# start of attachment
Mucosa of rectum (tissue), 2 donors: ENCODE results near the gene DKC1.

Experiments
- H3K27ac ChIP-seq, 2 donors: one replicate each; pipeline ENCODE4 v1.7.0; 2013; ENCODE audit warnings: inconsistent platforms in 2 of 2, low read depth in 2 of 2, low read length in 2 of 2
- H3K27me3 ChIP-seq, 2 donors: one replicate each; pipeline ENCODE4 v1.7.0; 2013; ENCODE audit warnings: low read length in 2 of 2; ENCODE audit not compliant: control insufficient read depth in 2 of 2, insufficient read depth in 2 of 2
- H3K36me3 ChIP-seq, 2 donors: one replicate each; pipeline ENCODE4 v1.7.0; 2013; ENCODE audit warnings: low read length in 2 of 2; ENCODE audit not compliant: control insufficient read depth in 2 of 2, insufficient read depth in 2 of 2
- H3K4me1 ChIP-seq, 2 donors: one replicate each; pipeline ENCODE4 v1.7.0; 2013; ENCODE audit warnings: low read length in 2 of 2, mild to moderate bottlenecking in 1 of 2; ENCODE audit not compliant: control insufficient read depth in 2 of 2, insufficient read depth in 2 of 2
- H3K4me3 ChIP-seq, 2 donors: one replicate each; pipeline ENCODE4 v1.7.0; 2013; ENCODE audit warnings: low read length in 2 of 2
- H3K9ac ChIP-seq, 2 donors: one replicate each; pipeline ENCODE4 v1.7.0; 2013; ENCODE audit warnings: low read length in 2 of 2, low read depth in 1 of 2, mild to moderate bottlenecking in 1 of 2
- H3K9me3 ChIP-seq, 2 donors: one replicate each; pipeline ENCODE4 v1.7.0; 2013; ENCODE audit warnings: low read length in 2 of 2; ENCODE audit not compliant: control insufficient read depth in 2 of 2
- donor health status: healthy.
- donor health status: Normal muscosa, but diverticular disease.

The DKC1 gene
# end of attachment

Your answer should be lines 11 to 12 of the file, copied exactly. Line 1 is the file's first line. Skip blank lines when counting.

- donor health status: Normal muscosa, but diverticular disease.

The DKC1 gene